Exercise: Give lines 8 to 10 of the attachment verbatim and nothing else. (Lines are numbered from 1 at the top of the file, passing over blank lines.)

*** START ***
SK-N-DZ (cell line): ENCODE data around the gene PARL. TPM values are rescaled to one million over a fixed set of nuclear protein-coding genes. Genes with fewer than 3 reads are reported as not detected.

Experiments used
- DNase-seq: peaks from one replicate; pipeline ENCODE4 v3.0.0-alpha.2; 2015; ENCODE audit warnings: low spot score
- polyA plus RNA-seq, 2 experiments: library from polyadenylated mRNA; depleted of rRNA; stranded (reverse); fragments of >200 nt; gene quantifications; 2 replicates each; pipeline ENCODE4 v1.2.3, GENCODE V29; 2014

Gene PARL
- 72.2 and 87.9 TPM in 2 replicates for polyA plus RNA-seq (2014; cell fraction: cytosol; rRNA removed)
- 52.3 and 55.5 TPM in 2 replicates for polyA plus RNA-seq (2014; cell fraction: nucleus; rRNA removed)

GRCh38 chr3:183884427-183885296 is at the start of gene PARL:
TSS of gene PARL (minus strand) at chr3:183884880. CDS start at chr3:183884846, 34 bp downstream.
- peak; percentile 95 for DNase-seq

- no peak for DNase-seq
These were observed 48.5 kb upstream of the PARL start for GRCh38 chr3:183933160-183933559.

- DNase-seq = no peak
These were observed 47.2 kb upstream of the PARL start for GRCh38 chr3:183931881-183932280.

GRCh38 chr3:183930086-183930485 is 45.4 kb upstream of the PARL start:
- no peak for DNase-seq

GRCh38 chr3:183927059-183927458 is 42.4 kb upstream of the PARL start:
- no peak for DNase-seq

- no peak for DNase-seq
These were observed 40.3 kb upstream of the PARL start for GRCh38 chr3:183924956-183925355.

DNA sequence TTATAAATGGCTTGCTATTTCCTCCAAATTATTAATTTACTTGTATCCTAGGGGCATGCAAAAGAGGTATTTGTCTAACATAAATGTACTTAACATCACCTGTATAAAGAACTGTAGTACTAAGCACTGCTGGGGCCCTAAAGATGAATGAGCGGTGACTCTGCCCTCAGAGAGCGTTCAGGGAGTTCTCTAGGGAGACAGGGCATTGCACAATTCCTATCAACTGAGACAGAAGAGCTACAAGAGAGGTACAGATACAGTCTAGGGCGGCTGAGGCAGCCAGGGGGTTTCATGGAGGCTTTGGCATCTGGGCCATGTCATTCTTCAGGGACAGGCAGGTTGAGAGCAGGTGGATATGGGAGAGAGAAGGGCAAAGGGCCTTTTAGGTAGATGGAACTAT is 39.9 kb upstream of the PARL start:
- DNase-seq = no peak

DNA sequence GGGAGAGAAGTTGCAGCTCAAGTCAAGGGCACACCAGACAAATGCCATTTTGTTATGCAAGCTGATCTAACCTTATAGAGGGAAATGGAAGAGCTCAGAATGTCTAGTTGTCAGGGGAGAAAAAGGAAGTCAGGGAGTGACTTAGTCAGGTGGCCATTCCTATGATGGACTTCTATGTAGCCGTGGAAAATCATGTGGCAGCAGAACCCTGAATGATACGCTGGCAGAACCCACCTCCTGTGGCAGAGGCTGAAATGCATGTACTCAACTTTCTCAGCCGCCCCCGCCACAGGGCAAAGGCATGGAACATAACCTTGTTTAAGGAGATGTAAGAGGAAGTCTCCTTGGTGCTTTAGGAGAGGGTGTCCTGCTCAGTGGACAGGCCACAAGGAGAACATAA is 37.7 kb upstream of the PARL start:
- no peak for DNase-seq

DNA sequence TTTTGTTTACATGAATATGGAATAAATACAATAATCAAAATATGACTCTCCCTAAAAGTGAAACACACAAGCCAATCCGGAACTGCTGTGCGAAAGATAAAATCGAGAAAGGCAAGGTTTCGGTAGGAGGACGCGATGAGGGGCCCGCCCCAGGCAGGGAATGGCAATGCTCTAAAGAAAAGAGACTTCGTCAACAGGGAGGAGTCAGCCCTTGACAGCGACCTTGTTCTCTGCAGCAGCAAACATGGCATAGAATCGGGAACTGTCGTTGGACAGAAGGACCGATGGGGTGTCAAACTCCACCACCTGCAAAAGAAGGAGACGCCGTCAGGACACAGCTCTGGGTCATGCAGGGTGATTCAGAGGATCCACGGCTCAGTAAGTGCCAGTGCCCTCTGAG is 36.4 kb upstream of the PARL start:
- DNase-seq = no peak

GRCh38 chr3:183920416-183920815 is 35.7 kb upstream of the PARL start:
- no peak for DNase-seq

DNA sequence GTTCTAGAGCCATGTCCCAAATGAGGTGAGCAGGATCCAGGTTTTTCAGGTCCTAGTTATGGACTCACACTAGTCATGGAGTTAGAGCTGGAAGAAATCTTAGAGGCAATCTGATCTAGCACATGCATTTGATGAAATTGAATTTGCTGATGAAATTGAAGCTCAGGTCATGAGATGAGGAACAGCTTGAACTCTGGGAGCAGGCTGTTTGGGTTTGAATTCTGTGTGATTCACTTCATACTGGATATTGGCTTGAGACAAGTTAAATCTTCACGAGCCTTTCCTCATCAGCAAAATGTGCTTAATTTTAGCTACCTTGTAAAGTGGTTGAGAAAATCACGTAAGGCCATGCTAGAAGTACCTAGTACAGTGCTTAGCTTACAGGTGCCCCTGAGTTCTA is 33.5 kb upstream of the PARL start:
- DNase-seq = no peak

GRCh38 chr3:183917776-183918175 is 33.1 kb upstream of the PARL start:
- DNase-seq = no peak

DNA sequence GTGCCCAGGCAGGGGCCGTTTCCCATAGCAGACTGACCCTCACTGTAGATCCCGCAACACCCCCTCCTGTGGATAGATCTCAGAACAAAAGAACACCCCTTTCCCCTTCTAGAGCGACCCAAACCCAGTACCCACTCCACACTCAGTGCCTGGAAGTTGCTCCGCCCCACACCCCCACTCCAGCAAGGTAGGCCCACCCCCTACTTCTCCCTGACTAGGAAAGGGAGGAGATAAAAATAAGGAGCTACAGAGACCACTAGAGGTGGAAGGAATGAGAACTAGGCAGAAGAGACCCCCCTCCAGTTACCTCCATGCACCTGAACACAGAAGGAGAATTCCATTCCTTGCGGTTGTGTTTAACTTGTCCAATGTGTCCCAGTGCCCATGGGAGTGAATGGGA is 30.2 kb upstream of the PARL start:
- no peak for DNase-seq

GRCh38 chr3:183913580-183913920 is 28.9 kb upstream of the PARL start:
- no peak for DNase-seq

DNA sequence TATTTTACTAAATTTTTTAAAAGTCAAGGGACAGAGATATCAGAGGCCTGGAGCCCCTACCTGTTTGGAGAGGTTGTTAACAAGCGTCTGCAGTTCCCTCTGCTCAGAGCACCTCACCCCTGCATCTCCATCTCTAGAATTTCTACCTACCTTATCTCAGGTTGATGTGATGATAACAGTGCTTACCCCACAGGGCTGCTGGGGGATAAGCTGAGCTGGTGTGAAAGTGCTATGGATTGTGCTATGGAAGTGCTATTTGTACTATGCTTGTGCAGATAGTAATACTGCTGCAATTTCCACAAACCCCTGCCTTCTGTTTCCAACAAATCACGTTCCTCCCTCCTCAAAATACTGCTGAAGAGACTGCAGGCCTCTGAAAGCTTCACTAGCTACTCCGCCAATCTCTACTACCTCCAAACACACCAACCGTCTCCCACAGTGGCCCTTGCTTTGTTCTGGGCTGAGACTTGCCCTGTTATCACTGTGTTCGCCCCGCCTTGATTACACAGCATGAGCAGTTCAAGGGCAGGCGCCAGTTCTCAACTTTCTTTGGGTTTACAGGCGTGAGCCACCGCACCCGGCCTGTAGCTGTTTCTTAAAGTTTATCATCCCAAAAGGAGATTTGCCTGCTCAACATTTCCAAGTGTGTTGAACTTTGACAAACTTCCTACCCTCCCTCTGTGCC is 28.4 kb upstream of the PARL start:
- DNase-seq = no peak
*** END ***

GRCh38 chr3:183884427-183885296 is at the start of gene PARL:
TSS of gene PARL (minus strand) at chr3:183884880. CDS start at chr3:183884846, 34 bp downstream.
- peak; percentile 95 for DNase-seq